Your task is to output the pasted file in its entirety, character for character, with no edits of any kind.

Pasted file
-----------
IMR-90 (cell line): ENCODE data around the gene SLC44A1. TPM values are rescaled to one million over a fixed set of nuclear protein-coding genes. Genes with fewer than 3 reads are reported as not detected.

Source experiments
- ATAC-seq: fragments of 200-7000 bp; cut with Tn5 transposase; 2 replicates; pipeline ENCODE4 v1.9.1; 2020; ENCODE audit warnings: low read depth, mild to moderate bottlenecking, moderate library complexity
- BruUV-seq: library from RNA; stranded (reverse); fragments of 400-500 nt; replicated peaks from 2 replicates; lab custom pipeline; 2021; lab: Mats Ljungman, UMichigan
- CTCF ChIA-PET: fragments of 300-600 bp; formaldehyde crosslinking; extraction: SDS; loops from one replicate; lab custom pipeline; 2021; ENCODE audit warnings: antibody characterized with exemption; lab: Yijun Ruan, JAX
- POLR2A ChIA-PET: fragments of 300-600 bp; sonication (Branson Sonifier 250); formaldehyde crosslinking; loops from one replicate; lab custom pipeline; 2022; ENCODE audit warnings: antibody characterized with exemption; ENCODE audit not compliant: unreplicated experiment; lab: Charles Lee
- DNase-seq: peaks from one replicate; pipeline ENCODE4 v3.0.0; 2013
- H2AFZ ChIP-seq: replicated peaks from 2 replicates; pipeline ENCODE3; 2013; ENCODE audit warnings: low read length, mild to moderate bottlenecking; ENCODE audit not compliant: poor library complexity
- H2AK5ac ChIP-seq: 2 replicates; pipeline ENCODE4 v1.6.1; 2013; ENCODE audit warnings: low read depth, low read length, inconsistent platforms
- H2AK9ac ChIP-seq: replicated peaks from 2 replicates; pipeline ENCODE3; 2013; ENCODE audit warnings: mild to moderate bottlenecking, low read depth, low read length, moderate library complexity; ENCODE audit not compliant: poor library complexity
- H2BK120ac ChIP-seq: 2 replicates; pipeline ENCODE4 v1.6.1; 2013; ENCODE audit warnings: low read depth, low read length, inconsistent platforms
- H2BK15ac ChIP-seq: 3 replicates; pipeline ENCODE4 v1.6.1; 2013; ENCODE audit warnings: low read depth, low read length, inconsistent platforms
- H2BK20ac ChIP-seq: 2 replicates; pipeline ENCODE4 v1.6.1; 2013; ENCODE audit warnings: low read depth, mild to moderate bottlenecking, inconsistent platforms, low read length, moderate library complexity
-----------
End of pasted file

IMR-90 (cell line): ENCODE data around the gene SLC44A1. TPM values are rescaled to one million over a fixed set of nuclear protein-coding genes. Genes with fewer than 3 reads are reported as not detected.

Source experiments
- ATAC-seq: fragments of 200-7000 bp; cut with Tn5 transposase; 2 replicates; pipeline ENCODE4 v1.9.1; 2020; ENCODE audit warnings: low read depth, mild to moderate bottlenecking, moderate library complexity
- BruUV-seq: library from RNA; stranded (reverse); fragments of 400-500 nt; replicated peaks from 2 replicates; lab custom pipeline; 2021; lab: Mats Ljungman, UMichigan
- CTCF ChIA-PET: fragments of 300-600 bp; formaldehyde crosslinking; extraction: SDS; loops from one replicate; lab custom pipeline; 2021; ENCODE audit warnings: antibody characterized with exemption; lab: Yijun Ruan, JAX
- POLR2A ChIA-PET: fragments of 300-600 bp; sonication (Branson Sonifier 250); formaldehyde crosslinking; loops from one replicate; lab custom pipeline; 2022; ENCODE audit warnings: antibody characterized with exemption; ENCODE audit not compliant: unreplicated experiment; lab: Charles Lee
- DNase-seq: peaks from one replicate; pipeline ENCODE4 v3.0.0; 2013
- H2AFZ ChIP-seq: replicated peaks from 2 replicates; pipeline ENCODE3; 2013; ENCODE audit warnings: low read length, mild to moderate bottlenecking; ENCODE audit not compliant: poor library complexity
- H2AK5ac ChIP-seq: 2 replicates; pipeline ENCODE4 v1.6.1; 2013; ENCODE audit warnings: low read depth, low read length, inconsistent platforms
- H2AK9ac ChIP-seq: replicated peaks from 2 replicates; pipeline ENCODE3; 2013; ENCODE audit warnings: mild to moderate bottlenecking, low read depth, low read length, moderate library complexity; ENCODE audit not compliant: poor library complexity
- H2BK120ac ChIP-seq: 2 replicates; pipeline ENCODE4 v1.6.1; 2013; ENCODE audit warnings: low read depth, low read length, inconsistent platforms
- H2BK15ac ChIP-seq: 3 replicates; pipeline ENCODE4 v1.6.1; 2013; ENCODE audit warnings: low read depth, low read length, inconsistent platforms
- H2BK20ac ChIP-seq: 2 replicates; pipeline ENCODE4 v1.6.1; 2013; ENCODE audit warnings: low read depth, mild to moderate bottlenecking, inconsistent platforms, low read length, moderate library complexity